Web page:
It seems to me that to do this effectively, Less Wrong will need to make a lot of good decisions. Upvoting and downvoting comments works for deciding what quotes should appear first in a rationality quote thread, but to do something as important as choosing which charities to promote or choosing the name of a Facebook group, I think we could use something higher-caliber. Range voting looks pretty good but maybe someone who has studied voting systems can suggest something better. I'm thinking maybe a web app that would make it easy to create polls, add options, and vote on them, maybe with captchas associated with all those actions to discourage any lurking 4chan types. It's 2 AM in my time zone, and I'm below the journeyman level in web development, so perhaps someone else would like to cook this up. If not I'll probably work on it tomorrow. Edit: Looks like something similar already exists, see http://vote.superduperapps.com/

watching LW try to influence the real world reminds me of the AI in the box. craig here being the guy with the button.

Can we include save the world funding advertisements on Less Wrong? I don't know how much that would be worth, but it could give us more credibility when we say that CraigsList (or Wikipedia) should do it. The credibility would be especially useful if we are actually talking about saving the world, and not just supporting the far less effecient charities supported by the general public.


Why not just start a fund that takes ad revenues from any site that wants to join. Less Wrong could be the founding member but any site that wanted to could direct ad revenue to the fund. A lot of sites don't make enough to bother- a few dollars a month. But if you get 10,000 small blogs and a couple hundred large ones... thats a decent sized fund. And once the system is already in place then it gets easier to convince larger sites to join. There is a norm of sites giving their ad revenue to charity, etc.

This seems like both a wonderful idea, and not mutually exclusive with the original. Having this organization could potentially increase the credibility of the entire thing, get some underdog points with the general public (although I don't know how powerful this is for average people), and act as a backup plan.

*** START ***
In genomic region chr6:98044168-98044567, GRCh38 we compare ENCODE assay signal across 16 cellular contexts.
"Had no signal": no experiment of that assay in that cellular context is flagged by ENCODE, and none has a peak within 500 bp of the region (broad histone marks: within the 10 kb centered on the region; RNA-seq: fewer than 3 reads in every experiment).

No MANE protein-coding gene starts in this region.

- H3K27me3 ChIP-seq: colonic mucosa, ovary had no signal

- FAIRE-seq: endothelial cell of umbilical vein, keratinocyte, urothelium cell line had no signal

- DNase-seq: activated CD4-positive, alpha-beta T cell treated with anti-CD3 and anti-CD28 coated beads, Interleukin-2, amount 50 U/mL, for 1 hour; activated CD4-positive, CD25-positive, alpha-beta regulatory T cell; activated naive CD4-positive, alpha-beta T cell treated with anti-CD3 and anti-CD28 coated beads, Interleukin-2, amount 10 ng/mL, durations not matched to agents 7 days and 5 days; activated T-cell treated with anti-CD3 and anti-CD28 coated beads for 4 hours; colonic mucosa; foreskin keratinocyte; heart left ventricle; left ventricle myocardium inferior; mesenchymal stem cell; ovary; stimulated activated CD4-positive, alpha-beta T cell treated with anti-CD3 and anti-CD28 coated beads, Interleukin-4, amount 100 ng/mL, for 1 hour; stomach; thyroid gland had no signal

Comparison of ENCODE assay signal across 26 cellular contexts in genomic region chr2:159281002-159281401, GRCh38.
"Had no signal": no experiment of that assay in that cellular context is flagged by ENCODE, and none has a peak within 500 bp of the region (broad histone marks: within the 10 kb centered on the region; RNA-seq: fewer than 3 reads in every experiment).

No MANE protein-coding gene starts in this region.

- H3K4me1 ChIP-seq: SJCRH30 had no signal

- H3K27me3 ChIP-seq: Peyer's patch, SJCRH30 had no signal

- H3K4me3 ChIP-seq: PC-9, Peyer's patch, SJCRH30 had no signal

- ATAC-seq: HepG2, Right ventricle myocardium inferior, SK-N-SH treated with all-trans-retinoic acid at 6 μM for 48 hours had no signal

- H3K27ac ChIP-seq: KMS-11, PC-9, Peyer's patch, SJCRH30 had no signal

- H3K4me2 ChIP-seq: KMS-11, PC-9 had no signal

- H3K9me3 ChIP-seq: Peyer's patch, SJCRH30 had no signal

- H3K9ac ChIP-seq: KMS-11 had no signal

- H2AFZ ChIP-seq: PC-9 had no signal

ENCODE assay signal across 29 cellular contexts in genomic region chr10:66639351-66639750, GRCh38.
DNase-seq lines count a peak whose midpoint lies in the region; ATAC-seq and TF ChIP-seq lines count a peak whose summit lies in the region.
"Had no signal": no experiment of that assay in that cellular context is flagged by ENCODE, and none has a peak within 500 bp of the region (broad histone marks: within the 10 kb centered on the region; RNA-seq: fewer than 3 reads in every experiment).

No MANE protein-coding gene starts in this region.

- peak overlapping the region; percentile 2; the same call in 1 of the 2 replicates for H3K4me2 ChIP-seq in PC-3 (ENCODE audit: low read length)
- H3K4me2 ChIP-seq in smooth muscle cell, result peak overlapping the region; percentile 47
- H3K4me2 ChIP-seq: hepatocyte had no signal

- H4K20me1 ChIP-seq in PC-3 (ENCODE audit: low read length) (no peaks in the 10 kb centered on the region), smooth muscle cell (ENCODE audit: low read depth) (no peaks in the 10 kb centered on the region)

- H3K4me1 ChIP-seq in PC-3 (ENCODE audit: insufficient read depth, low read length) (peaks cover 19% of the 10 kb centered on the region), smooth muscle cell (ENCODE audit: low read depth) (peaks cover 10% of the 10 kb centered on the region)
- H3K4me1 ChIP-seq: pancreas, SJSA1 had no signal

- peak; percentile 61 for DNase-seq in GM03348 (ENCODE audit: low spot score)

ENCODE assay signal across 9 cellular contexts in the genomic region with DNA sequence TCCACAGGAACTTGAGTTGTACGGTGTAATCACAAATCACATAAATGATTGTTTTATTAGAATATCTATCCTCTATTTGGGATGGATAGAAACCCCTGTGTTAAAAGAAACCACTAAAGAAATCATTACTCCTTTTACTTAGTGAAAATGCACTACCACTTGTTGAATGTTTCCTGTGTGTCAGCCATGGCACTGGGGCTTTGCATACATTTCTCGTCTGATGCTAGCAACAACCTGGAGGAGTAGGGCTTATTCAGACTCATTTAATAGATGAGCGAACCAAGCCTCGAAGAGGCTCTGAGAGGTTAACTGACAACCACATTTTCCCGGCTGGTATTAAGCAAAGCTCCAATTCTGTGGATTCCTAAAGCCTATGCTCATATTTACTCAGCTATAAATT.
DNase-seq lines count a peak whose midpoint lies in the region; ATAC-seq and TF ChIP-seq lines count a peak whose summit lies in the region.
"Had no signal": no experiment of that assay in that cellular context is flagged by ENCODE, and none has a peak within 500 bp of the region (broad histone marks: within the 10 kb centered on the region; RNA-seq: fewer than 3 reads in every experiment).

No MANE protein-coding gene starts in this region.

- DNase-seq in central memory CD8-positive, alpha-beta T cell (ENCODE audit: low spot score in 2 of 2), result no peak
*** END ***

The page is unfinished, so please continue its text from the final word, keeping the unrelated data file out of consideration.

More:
I think they actually are mutually exclusive. The original plan calls for quickly getting lots of people to support using ads on CraigsList to support inefficient causes that are already popular with the general public. The plan to start with ads on LessWrong supporting high value organizations such as SIAI, and then expanding virally through other blogs has a long term goal of getting big sites such as CraigsList to join. If these big targets already have entrenched competing programs, this would be much harder. To be compatible, the original plan needs to involve convincing people to support high value causes.
Excellent idea. How many Less Wrong members have their own blogs and would participate in this?

I think this is a very strange situation. There's a billion dollar bill in the middle of the road, and it's been there for four years. Yes, we should figure out how we can pick it up, and use it to purchase utilons, but I think as a sub-question, we really really need to figure out why it hasn't been picked up. Because what Kevin is proposing sounds easy. I spend time on Facebook, and I've been invited to, and often joined, a ridiculous number of advocacy groups -- one million strong for Darfur, support breast cancer awareness, etc. I do not understand how a group hasn't already been started to claim this money for some popular cause, and I don't think we're going to be able to claim it ourselves unless we can understand that.

Maybe they're not trying very hard. I'm actually seriously disappointed in how hard we're trying. I saw the discussion start in the comments of the "shut up and divide" thread. I came here expecting people to be all over it like ants on a picnic. Instead, there actually appears to be more thought going into spinning theories about why it would be hard than plans for doing it, and none of it really compares to all the serious thinking about TDT, MWI, or "Free Will." Of course it's hard. The point is not that it's easy, but that it's relatively easy considering how much money is involved. Here's my own halfharted stab: This meme needs 1. A specific cause that moves people. 2. A charity that uses money effectively. 3. A good slogan. GiveWell shows four charities with its top rating: * Village Reach: Vaccines for babies in Africa * Stop TB Partnership (Stop TB): tuberculosis treatments * Nurse-Family Partnership: Early Childhood Care (USA) * Knowledge is Power Program (KIPP): K-12 Education (USA) Village Reach is the winner, as far as the cause moving people. Saving babies in Africa trumps treating TB worldwide and educating mothers or children in the US. (Nurse-Family Partnership sends nurses to teach mothers how to be mothers.) For the slogan, how about: "Save babies on Craigslist." EDIT: links, spelling